It is the policy of the law to encourage settlement of litigation and to uphold and enforce contracts of settlement if they are fairly arrived at and not in contravention of law or public policy. St. Paul Fire & Marine Insurance Co. v. Wood, 242 Ark. 879, 416 S.W.2d 322; Burke v. Downing Co., 198 Ark. 405, 129 S.W.2d 946; Jacobs v. American Bank & Trust Co., 175 Ark. 507, 299 S.W. 749. There is no contention that the stipulation for settlement was not arrived at in good faith or that there was no consideration for the settlement. Certainly the stipulation could not be said to be illegal for usury, if the equity court could have awarded the interest of which appellants complain. The only question before us is the interpretation of the contract. In view of the italicized parts of the stipulation, we interpret it to call for the execution of the note, exactly as it would have been executed if the transaction had been closed on February 1, 1976. The parties had a right to make any settlement satisfactory to themselves. Burke v. Downing Co., supra.

Appellants seem to imply that they executed the note under some sort of duress because appellees demanded that it be dated as it was. Although we feel that appellees properly made such a demand, it is difficult to see how appellants can claim that they were coerced when the lawsuit that was settled was still pending and was not to be dismissed until the stipulation for settlement had been carried into effect. Certainly they could have resorted to the trial court to enforce the stipulation for settlement and resolve disputes about its terms. Jannarone v. W. T. Co., 65 N.J.Super. 472, 168 A.2d 72 (1961); Goltl v. Cummings, 152 Colo. 57, 380 P.2d 556 (1963); Bankers Fidelity Life Ins. Co. v. O'Barr, 108 Ga.App. 220, 132 S.E.2d 546 (1963); Autera v. Robinson, 136 U.S.App.D.C. 216, 419 F.2d 1197 (1969); All States Investors, Inc. v. Bankers Bond Co., 343 F.2d 618 (6 Cir., 1965), cert. den. 382 U.S. 830, 86 S. Ct. 69, 15 L. Ed. 2d 74.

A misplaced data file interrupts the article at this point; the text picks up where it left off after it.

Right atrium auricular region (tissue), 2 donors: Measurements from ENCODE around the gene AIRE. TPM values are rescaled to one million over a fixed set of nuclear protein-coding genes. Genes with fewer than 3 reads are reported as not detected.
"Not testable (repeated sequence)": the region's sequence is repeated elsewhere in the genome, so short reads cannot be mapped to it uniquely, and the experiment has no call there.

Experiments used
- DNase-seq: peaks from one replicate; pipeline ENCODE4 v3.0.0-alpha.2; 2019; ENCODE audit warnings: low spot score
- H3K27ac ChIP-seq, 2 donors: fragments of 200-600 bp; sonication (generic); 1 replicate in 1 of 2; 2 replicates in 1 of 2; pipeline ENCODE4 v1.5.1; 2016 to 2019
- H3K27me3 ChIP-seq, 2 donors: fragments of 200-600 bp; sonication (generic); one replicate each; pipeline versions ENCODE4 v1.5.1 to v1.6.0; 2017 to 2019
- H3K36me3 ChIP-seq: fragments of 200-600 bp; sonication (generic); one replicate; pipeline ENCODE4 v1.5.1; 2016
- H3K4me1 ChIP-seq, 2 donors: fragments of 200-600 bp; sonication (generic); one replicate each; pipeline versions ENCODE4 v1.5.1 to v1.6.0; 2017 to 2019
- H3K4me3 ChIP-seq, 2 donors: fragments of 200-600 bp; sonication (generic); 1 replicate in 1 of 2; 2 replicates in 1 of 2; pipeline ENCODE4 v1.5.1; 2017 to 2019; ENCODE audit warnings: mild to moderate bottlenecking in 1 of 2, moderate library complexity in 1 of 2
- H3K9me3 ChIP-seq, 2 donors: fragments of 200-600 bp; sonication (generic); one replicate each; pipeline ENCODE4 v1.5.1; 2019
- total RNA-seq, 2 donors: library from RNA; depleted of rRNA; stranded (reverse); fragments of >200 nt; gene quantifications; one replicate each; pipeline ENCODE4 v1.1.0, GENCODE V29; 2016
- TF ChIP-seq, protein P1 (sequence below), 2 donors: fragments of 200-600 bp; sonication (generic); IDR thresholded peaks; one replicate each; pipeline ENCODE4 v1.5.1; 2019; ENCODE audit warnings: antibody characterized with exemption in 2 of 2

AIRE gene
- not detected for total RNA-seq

Appellants complain that they were wrongfully evicted from the property after they went into possession to make improvements and after the dispute had arisen, and, this being so, they could not be required to pay interest until possession was restored after the closing which took place on August 30. A complete answer to this question is that both parties claimed that the other had breached the contract and this dispute was resolved by the settlement.